Why you should travel solo

Some of my favourite ever moments have been on solo trips. 

Eating four-cheese pizza in the sun at a vegan cafe in Budapest, riding my motorbike to watch various sunsets in Koh Samui, taking self-portraits standing at the cliff sides at Rhossili, meeting strangers on rooftops on the 25th birthday. And more. 

Since being a teenager I have been fiercely independent, travelling off to other parts of the country to meet long-distance friends, going away with groups – I tried to distance myself from the dependance of my parents. In my early twenties I spent time living and working abroad (both with my best friend, and alone after she moved back to the UK), and I’ve always tried to guard and maintain that carefully cultivated independence by purposely going away on my own. Even now, happily settled and in a relationship back in the UK. 

Even just small ‘backyard adventure’ trips where I just take off for a few hours in the day and wander around in the snow or the sunshine, alone, camera in hand or, occasionally, dog lead towing me along. 

I think I am, naturally, an introvert. Actually. Who am I kidding. I know I am an introvert. I have always liked to spend a lot of time alone, which is a battle because I also struggle when I feel isolated, when I feel like I haven’t seen people in while – something I do, a lot. Not because I don’t want to spend time with people, more so that it often exhausts me mentally.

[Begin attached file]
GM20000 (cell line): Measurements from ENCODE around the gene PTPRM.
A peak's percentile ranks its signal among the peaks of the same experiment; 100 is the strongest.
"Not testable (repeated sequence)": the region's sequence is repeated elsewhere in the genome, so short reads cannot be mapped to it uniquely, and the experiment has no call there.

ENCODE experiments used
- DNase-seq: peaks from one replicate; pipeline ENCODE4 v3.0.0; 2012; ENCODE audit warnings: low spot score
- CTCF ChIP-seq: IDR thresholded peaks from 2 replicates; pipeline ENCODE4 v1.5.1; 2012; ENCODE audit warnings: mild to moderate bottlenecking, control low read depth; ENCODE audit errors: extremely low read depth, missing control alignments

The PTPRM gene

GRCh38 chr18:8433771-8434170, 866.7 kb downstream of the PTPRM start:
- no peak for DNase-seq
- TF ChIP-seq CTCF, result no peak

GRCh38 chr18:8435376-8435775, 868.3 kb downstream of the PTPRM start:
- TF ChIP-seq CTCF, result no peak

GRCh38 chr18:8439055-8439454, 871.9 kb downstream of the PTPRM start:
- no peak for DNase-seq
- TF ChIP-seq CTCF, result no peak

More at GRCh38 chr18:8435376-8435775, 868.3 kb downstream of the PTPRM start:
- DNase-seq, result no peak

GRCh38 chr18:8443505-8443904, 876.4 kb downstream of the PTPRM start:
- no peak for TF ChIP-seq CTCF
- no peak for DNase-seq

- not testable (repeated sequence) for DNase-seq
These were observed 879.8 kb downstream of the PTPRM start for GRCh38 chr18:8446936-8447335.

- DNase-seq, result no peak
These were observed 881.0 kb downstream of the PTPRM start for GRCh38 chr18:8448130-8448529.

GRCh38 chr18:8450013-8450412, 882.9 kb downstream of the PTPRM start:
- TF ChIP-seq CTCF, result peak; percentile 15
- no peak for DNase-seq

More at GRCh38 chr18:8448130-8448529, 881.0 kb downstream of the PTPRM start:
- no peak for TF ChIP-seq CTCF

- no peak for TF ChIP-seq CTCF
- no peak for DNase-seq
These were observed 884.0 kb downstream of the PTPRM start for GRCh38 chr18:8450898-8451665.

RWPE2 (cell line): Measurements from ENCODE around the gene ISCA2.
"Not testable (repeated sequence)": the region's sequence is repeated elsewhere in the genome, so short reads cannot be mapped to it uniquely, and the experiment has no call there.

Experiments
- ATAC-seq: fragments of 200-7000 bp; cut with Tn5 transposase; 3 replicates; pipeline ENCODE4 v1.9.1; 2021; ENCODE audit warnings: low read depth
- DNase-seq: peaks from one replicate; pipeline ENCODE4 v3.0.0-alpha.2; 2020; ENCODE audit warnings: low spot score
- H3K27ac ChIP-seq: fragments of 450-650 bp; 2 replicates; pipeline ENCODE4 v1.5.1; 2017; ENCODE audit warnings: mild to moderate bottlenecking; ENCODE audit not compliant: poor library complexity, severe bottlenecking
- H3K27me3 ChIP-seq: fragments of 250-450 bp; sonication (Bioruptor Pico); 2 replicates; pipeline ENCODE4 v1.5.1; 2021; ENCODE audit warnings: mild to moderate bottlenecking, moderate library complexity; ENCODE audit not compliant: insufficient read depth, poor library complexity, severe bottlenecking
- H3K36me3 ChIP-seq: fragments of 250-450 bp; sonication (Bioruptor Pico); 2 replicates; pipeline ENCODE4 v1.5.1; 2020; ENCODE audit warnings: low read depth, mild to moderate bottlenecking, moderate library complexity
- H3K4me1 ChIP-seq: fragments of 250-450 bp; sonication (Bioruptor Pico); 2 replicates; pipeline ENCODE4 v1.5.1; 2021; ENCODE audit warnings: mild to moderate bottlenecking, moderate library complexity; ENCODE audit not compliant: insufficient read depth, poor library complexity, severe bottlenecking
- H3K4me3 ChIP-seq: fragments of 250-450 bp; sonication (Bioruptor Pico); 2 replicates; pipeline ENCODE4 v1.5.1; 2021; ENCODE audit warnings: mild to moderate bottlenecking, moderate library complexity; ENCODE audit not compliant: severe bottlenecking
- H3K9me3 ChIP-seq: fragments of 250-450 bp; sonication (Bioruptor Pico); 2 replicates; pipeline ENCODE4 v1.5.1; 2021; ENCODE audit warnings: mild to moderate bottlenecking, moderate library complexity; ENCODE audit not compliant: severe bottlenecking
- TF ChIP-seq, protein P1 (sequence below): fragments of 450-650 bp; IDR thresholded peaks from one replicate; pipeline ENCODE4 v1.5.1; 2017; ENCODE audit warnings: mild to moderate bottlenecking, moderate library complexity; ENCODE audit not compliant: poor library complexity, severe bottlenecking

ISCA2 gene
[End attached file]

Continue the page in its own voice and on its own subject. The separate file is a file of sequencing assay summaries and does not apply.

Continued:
And, after meeting Michael, I have simultaneously spent a lot of time alone and not alone. I live with him, so each night I’m not alone. We both love to climb and see the outdoors, so I’m not alone. 

But I’m freelance and work from home. So all day, I am alone. I struggle to find the fun in late nights out, so I am alone. When I am alone I tend to be trying to do something ‘ productive’, so I don’t really, necessarily get time to reflect. 

The importance of self reflection and aloneness. 

I am putting more value into being alone. Not just accidentally because that’s how I work. But to actually go out and seek aloneness. 

A few weeks ago I went to Wales for a week, for work. I rented a cottage, had work plans for some of the days and no plans for the rest. I just went with it. Drove to the coast, wandered around, played with my new camera. I fell part-way up Pen-Y-Fan and smashed my lens, I sat and watched the sunset at Rhossili Bay, I exhausted myself wandering along the cliffs and beach of Dunraven searching for a place to boulder (it was too wet).

And those days, I took some of the best, and most loved, photos I’ve ever taken. 

On reflection, I think my mental health was at its worst during the times I didn’t take this kind of time for myself. Of course, it’s not as simple as A causes B, but it’s certainly a huge factor in my happiness – having that time to reflect in a setting that works for me.

And, usually, that setting does involve a sunny day, and a rolling or expansive landscape. 

I don’t think it matters if you are in a relationship or you’re at home with a group of friends around you – taking solo trips (even if it’s just for a few hours) is so intensely valuable. 

Leave a Reply